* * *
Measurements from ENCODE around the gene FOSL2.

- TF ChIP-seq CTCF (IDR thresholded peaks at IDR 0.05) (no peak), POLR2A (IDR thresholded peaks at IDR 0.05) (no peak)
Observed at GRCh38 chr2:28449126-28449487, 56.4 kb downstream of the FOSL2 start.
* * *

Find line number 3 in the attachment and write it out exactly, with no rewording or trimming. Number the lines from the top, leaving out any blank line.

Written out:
Observed at GRCh38 chr2:28449126-28449487, 56.4 kb downstream of the FOSL2 start.